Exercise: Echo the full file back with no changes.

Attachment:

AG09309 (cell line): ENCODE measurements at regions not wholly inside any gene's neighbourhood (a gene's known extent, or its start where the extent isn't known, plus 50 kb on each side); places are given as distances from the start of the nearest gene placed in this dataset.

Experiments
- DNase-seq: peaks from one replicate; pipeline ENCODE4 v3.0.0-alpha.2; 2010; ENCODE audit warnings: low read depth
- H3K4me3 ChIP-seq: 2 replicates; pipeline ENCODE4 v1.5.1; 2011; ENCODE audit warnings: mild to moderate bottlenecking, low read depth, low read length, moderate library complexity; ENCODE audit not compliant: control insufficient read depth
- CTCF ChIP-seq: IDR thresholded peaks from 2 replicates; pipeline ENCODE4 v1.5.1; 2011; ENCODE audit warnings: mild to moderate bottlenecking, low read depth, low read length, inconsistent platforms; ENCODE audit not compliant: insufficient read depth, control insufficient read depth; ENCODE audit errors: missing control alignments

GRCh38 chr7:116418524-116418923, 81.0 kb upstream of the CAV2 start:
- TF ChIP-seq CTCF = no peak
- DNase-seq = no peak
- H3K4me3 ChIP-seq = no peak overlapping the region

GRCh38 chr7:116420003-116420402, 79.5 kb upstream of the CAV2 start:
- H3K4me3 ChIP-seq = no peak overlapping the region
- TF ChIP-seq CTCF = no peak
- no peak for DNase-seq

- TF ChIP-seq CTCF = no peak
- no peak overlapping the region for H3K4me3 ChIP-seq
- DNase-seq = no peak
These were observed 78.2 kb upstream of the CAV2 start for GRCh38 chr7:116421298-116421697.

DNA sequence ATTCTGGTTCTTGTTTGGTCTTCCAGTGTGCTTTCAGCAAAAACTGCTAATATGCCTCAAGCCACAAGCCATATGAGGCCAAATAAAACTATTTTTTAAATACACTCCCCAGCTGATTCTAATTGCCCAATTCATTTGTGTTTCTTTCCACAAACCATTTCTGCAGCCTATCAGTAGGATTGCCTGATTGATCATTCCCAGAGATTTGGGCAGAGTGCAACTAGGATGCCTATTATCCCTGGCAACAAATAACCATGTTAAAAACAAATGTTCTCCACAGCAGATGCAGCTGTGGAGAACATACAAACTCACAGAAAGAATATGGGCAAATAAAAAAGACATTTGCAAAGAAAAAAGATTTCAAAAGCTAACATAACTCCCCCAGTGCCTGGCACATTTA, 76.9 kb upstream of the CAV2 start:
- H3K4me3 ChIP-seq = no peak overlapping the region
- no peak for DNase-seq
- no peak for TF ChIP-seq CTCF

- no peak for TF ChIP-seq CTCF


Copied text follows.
AG09309 (cell line): ENCODE measurements at regions not wholly inside any gene's neighbourhood (a gene's known extent, or its start where the extent isn't known, plus 50 kb on each side); places are given as distances from the start of the nearest gene placed in this dataset.

Experiments
- DNase-seq: peaks from one replicate; pipeline ENCODE4 v3.0.0-alpha.2; 2010; ENCODE audit warnings: low read depth
- H3K4me3 ChIP-seq: 2 replicates; pipeline ENCODE4 v1.5.1; 2011; ENCODE audit warnings: mild to moderate bottlenecking, low read depth, low read length, moderate library complexity; ENCODE audit not compliant: control insufficient read depth
- CTCF ChIP-seq: IDR thresholded peaks from 2 replicates; pipeline ENCODE4 v1.5.1; 2011; ENCODE audit warnings: mild to moderate bottlenecking, low read depth, low read length, inconsistent platforms; ENCODE audit not compliant: insufficient read depth, control insufficient read depth; ENCODE audit errors: missing control alignments

GRCh38 chr7:116418524-116418923, 81.0 kb upstream of the CAV2 start:
- TF ChIP-seq CTCF = no peak
- DNase-seq = no peak
- H3K4me3 ChIP-seq = no peak overlapping the region

GRCh38 chr7:116420003-116420402, 79.5 kb upstream of the CAV2 start:
- H3K4me3 ChIP-seq = no peak overlapping the region
- TF ChIP-seq CTCF = no peak
- no peak for DNase-seq

- TF ChIP-seq CTCF = no peak
- no peak overlapping the region for H3K4me3 ChIP-seq
- DNase-seq = no peak
These were observed 78.2 kb upstream of the CAV2 start for GRCh38 chr7:116421298-116421697.

DNA sequence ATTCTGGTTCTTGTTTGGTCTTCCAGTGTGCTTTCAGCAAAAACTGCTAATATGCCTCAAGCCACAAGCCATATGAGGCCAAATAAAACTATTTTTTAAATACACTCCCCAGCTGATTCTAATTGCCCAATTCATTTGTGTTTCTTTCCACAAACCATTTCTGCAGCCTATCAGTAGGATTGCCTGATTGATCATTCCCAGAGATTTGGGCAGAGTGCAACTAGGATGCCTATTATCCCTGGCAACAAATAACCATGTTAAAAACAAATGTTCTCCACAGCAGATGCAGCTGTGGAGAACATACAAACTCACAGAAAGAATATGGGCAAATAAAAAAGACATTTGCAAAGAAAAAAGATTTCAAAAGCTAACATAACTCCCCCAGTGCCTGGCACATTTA, 76.9 kb upstream of the CAV2 start:
- H3K4me3 ChIP-seq = no peak overlapping the region
- no peak for DNase-seq
- no peak for TF ChIP-seq CTCF

- no peak for TF ChIP-seq CTCF